And to some extent, the trials ahead were as difficult as they were before.

“I wasn’t a young woman who left home and went to college or left my hometown to explore another city. … It was already uprooted. And there is one thing about knowing I’m going back for vacation or vacation. But it’s a different state of mind when you know you’re leaving and not coming back,” Gallo said. sadly.”

It was a struggle to find work, to accustom herself to a completely foreign culture, to make friends, to grapple privately with what had happened to her, and to connect with her family, who were at first shocked by her decision. I battled severe depression.

“I guess that’s why when I got to this part of the world it was so hard to just work hard,” she said. “There is a lot that I carry that is not mine. I think that is what people fail to understand. … It is a secret and a burden that does not belong to me. While all that is going on, I am discovering myself as a human being.”

In the years since, Jallow created the Toufah Foundation, which works to support survivors of sexual assault in The Gambia. She testified before her country’s Truth, Reconciliation and Reparations Commission. She also testified before the United Nations as part of the Youth Forum on Human Rights, and at the International Criminal Court in The Hague.

Gallo said the book for a number of reasons. First, she wanted to continue holding Jammeh accountable, even though he was no longer president. He had lost the 2016 presidential election, but refused to concede. He eventually resigned after both the African Union and the Economic Community of West African States said he would be fired if he did not leave his post. He took refuge in Equatorial Guinea.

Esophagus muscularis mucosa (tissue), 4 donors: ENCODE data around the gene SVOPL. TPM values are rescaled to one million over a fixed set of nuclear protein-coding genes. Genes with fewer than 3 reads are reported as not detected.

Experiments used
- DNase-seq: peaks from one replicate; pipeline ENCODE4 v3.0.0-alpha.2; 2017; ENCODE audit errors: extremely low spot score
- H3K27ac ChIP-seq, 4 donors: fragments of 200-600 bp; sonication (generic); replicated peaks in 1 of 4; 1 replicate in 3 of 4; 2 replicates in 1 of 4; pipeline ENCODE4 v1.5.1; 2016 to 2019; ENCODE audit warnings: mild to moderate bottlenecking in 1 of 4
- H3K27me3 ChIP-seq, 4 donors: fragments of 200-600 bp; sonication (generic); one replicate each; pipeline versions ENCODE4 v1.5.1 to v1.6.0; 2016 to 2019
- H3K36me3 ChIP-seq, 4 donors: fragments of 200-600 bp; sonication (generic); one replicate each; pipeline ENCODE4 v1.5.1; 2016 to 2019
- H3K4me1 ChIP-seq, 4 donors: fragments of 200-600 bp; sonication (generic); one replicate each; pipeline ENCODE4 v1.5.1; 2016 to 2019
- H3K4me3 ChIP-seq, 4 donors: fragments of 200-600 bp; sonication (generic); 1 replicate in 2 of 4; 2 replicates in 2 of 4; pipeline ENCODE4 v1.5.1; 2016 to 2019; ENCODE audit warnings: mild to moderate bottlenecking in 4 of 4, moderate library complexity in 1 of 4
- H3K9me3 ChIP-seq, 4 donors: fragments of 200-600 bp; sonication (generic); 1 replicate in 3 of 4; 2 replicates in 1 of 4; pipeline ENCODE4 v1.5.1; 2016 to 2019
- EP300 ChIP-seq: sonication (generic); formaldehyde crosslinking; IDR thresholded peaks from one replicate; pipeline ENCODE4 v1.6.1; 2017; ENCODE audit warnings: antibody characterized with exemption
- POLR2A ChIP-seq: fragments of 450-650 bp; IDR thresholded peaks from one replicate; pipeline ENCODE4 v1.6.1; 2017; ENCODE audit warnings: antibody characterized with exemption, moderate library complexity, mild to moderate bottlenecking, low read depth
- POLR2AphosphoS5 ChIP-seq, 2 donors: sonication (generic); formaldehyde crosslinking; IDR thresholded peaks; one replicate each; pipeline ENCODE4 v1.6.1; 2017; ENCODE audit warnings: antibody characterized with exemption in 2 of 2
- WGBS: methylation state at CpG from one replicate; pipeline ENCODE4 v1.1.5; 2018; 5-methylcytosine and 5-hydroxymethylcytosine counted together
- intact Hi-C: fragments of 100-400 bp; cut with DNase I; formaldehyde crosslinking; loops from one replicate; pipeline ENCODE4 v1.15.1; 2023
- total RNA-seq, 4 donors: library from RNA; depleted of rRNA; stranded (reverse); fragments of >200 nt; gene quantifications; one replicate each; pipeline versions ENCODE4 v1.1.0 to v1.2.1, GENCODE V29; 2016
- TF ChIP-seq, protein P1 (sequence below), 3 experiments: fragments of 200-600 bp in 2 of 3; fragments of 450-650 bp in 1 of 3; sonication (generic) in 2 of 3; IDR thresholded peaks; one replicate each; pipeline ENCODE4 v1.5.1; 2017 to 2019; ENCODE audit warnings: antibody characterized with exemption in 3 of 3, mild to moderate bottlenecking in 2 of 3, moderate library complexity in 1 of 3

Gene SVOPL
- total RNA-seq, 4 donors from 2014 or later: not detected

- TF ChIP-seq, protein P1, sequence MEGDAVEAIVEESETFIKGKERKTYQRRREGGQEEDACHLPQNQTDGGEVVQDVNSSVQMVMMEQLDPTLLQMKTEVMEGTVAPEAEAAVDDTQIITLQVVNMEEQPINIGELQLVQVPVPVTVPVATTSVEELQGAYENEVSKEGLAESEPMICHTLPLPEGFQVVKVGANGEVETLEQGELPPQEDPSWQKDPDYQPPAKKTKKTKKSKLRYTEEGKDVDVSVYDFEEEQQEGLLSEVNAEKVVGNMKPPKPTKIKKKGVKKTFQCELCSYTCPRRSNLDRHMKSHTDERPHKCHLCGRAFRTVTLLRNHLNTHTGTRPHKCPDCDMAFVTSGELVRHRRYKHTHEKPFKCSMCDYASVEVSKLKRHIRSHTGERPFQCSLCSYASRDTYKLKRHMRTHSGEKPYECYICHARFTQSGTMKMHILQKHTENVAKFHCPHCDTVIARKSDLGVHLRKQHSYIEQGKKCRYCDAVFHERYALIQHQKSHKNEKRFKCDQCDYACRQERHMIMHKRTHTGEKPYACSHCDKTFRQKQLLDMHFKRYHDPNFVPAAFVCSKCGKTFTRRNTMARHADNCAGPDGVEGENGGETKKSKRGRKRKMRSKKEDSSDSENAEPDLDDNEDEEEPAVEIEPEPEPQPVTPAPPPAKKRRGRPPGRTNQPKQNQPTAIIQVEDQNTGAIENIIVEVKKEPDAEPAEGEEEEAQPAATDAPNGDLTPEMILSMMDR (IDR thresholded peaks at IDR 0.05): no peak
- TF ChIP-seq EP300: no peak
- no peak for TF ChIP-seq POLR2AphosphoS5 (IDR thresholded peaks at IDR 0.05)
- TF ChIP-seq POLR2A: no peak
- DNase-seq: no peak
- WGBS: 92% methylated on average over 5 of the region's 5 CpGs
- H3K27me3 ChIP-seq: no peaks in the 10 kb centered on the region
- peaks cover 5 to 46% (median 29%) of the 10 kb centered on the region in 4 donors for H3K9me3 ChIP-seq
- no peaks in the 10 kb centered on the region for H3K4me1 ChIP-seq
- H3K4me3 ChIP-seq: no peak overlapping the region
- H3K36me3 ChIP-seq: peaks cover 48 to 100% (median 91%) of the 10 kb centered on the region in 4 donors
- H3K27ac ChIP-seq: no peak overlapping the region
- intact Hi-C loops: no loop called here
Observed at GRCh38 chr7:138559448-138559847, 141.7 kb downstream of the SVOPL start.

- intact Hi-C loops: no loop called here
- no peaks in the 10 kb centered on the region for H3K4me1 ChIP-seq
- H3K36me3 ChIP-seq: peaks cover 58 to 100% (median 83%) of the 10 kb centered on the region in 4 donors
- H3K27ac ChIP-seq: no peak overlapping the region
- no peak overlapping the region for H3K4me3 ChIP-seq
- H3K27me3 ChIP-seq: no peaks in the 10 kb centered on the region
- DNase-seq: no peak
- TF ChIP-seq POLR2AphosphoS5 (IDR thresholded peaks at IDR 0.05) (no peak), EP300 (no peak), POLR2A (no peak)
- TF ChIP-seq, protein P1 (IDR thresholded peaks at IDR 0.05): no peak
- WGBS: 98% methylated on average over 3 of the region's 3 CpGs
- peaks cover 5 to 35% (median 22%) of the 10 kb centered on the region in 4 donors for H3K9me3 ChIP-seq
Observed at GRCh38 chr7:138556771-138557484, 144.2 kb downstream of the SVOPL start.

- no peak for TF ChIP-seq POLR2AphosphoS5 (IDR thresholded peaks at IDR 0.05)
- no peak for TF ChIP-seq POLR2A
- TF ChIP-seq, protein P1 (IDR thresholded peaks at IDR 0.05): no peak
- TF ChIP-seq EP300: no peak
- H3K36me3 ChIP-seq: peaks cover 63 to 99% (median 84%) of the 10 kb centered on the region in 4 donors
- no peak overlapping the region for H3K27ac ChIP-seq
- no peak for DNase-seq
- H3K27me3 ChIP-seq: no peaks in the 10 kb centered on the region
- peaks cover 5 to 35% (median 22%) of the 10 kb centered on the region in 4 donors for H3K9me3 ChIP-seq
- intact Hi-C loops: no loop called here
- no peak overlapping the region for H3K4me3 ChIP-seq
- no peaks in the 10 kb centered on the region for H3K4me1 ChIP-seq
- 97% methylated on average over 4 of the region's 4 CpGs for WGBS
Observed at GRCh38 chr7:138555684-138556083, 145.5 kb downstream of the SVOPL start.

Second, Gallo wanted the other girls to read the book to understand the reality of living her life. It was not enough for readers to come out with a sense of admiration for her, or to look at her, without also seeing themselves in her experiences.

“I want them to tell their facts even if they don’t know where to go,” she said. “As I go through the book, I’m sharing with you my thought process at the time. I didn’t figure it out. I didn’t know, I didn’t master the planning for this.”

When co-author Kim Pettaway first met Jallow, Pettaway saw her as “a young woman who knows what she wants this book to do, and that it’s not about putting herself front and center. It was about putting this issue front and center.”

In the patriarchal Gambian culture where the word “rape” does not have the same meaning as it does in English, but is instead understood through euphemisms, evasions, and metaphors, Gallo felt it was important to be upfront, and leave nothing to the imagination.

“You can’t not hear it, you can’t escape it, you can’t classify it as anything else,” she said. “But it’s never been mischaracterized, and that’s important to me.”

Fleischer said in a phone interview that the book was “well written and a powerful story.”

An apple It is one in a series of books in Imprint of Truth for Power that focus on stories that “must be told,” he added, and “highlight issues that are not well talked about and understood.”

What Jallow cannot reconcile is the vitriol, constant online threats, obscene rumors and verbal violence directed at her, both in The Gambia and elsewhere. Even positive media stories, like some of the stories in New York timescontinued to refer to her as “Miss.”

“It’s exhausting to have the facts skewed. But… what I can do is act out a version of me and the stories I want to tell, and tell them on larger platforms than someone’s Facebook status or someone’s Instagram stories,” Gallo said. Bigger platforms and I talk about it and introduce the person I know I am – and what I do.”

Tufa Gallo and Chip Fleischer will speak on Tufah: The Woman Who Inspired the African #MeToo Movement at 11:15 a.m. Saturday at Town Hall Theater in Woodstock.